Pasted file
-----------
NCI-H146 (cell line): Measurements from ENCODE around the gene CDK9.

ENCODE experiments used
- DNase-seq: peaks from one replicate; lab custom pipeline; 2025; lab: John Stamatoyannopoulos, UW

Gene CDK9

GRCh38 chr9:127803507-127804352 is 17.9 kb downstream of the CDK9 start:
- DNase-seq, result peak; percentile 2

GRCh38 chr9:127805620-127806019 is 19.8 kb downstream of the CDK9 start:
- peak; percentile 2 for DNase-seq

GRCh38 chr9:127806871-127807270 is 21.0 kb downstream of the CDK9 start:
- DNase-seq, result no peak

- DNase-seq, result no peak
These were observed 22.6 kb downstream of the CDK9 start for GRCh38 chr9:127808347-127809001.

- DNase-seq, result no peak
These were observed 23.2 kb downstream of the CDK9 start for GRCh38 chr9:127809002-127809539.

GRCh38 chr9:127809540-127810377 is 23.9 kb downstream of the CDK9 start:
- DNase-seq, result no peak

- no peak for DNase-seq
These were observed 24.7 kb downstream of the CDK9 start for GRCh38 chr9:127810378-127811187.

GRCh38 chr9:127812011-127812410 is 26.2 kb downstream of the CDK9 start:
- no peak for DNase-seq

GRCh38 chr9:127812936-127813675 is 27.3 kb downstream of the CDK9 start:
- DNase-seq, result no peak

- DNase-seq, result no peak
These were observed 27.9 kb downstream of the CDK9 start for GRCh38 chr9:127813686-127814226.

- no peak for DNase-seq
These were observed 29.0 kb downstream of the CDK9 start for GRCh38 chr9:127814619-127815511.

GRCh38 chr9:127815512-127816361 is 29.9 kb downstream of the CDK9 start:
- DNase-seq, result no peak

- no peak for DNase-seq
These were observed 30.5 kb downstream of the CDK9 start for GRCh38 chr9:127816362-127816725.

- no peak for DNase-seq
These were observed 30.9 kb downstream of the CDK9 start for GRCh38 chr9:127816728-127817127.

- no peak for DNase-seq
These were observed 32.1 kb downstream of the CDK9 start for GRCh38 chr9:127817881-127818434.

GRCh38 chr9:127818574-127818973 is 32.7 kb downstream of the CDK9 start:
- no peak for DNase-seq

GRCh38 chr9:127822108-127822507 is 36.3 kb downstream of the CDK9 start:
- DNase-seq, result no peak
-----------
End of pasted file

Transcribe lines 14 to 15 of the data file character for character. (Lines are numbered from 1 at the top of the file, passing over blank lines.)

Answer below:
These were observed 23.2 kb downstream of the CDK9 start for GRCh38 chr9:127809002-127809539.

GRCh38 chr9:127809540-127810377 is 23.9 kb downstream of the CDK9 start: